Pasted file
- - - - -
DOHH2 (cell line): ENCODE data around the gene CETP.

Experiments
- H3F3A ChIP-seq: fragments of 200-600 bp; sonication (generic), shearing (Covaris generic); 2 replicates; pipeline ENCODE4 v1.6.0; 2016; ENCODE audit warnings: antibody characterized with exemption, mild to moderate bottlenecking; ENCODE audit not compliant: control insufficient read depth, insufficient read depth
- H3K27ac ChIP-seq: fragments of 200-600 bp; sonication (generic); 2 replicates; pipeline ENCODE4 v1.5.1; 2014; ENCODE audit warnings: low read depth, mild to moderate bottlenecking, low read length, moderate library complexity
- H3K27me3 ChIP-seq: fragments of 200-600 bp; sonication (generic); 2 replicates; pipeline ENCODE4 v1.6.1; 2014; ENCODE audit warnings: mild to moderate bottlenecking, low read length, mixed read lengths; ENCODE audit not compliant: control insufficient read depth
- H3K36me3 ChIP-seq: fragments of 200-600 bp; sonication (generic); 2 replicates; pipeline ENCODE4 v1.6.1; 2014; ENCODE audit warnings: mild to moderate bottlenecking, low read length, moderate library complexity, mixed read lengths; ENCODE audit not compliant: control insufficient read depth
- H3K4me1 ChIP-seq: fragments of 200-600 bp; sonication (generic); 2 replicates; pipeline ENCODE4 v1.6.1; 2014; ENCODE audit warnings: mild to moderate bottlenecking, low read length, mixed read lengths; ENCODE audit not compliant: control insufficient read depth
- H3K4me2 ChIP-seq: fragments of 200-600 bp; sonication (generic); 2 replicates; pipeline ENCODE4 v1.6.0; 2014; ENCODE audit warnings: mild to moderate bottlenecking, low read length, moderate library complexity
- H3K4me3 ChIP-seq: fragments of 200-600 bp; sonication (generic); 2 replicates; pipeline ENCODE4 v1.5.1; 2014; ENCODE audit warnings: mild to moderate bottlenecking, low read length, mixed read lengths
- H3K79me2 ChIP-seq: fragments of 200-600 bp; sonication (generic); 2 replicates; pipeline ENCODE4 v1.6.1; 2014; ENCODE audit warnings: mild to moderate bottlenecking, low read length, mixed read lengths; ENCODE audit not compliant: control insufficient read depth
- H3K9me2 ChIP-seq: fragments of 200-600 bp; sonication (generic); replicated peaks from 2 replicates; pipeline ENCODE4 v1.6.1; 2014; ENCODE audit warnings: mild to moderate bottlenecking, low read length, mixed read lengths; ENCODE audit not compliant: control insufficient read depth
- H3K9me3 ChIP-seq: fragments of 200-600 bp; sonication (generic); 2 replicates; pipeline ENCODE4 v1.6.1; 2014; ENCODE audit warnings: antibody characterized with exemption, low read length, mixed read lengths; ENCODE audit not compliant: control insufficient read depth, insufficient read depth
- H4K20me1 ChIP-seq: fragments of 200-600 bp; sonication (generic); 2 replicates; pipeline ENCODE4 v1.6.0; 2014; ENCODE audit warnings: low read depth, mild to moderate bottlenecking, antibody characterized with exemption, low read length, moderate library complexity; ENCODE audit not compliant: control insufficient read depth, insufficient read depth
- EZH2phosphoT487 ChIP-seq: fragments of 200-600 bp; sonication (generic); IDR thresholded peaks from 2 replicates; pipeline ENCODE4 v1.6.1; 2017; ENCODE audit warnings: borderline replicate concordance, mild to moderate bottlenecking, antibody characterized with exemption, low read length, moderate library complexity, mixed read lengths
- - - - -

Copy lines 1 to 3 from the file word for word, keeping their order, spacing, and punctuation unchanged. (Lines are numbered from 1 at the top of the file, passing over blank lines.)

DOHH2 (cell line): ENCODE data around the gene CETP.

Experiments
- H3F3A ChIP-seq: fragments of 200-600 bp; sonication (generic), shearing (Covaris generic); 2 replicates; pipeline ENCODE4 v1.6.0; 2016; ENCODE audit warnings: antibody characterized with exemption, mild to moderate bottlenecking; ENCODE audit not compliant: control insufficient read depth, insufficient read depth